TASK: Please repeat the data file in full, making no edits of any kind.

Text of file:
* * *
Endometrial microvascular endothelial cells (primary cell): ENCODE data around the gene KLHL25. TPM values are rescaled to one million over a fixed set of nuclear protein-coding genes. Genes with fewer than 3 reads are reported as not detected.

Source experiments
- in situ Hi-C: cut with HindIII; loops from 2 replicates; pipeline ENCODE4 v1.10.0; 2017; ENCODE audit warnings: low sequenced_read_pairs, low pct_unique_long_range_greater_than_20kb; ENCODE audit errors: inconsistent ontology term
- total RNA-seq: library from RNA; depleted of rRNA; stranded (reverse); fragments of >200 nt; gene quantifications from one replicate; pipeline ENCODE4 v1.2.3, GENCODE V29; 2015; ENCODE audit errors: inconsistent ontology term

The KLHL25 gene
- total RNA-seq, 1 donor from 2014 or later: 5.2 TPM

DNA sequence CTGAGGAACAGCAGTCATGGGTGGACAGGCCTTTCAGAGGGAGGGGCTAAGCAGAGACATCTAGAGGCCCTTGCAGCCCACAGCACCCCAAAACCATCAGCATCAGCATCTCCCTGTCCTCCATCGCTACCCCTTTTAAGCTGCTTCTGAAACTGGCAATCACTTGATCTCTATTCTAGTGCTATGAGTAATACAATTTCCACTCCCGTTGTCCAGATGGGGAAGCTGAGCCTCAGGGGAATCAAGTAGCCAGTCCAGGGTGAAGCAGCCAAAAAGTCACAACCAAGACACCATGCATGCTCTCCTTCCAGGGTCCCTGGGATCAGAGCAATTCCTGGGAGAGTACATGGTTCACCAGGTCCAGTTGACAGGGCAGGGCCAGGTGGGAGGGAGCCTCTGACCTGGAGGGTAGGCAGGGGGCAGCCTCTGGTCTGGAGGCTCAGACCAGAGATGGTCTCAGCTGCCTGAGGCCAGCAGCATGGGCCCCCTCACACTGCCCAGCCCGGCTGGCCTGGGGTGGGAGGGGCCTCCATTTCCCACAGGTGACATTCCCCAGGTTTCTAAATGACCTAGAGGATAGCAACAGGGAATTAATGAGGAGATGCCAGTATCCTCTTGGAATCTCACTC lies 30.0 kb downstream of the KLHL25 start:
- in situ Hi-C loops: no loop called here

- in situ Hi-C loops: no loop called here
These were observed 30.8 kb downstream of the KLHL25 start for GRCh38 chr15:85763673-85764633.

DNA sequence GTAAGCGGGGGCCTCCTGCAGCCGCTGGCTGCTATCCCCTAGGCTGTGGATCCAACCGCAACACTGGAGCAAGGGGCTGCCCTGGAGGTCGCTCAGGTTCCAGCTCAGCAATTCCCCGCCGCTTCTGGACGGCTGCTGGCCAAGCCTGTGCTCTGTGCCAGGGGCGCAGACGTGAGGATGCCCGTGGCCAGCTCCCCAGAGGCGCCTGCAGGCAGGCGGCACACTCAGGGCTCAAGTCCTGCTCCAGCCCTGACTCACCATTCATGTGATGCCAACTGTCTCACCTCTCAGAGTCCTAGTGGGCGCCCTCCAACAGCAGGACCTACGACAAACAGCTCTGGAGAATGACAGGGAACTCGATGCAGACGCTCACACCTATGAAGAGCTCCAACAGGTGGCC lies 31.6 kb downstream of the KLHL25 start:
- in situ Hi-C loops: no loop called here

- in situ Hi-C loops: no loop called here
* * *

Endometrial microvascular endothelial cells (primary cell): ENCODE data around the gene KLHL25. TPM values are rescaled to one million over a fixed set of nuclear protein-coding genes. Genes with fewer than 3 reads are reported as not detected.

Source experiments
- in situ Hi-C: cut with HindIII; loops from 2 replicates; pipeline ENCODE4 v1.10.0; 2017; ENCODE audit warnings: low sequenced_read_pairs, low pct_unique_long_range_greater_than_20kb; ENCODE audit errors: inconsistent ontology term
- total RNA-seq: library from RNA; depleted of rRNA; stranded (reverse); fragments of >200 nt; gene quantifications from one replicate; pipeline ENCODE4 v1.2.3, GENCODE V29; 2015; ENCODE audit errors: inconsistent ontology term

The KLHL25 gene
- total RNA-seq, 1 donor from 2014 or later: 5.2 TPM

DNA sequence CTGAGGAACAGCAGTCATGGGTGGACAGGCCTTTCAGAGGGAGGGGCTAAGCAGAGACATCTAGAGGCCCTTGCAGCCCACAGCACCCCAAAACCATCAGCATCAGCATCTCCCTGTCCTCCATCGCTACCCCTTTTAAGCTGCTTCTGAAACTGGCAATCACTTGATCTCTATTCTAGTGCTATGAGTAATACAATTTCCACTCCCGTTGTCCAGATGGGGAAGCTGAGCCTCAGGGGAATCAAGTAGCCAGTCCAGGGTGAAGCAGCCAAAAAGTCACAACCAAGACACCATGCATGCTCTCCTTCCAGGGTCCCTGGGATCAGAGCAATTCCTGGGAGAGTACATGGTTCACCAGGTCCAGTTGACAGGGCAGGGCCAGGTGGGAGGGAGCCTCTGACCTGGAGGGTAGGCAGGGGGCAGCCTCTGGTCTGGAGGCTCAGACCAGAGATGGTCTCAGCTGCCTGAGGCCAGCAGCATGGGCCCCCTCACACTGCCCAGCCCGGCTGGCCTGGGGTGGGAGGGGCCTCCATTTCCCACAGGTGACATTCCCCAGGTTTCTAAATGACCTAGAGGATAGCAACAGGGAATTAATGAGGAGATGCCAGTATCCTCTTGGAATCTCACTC lies 30.0 kb downstream of the KLHL25 start:
- in situ Hi-C loops: no loop called here

- in situ Hi-C loops: no loop called here
These were observed 30.8 kb downstream of the KLHL25 start for GRCh38 chr15:85763673-85764633.

DNA sequence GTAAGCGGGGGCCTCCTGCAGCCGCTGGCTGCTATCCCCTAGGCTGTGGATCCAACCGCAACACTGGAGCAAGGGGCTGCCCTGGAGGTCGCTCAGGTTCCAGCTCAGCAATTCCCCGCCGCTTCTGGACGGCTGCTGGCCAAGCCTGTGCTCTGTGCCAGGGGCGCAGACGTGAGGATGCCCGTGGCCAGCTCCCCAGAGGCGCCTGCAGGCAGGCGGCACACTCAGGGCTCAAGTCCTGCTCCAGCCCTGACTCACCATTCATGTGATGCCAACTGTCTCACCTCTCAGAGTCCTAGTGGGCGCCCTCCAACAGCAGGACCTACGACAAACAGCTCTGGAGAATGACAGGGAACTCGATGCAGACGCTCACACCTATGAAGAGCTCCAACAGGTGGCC lies 31.6 kb downstream of the KLHL25 start:
- in situ Hi-C loops: no loop called here

- in situ Hi-C loops: no loop called here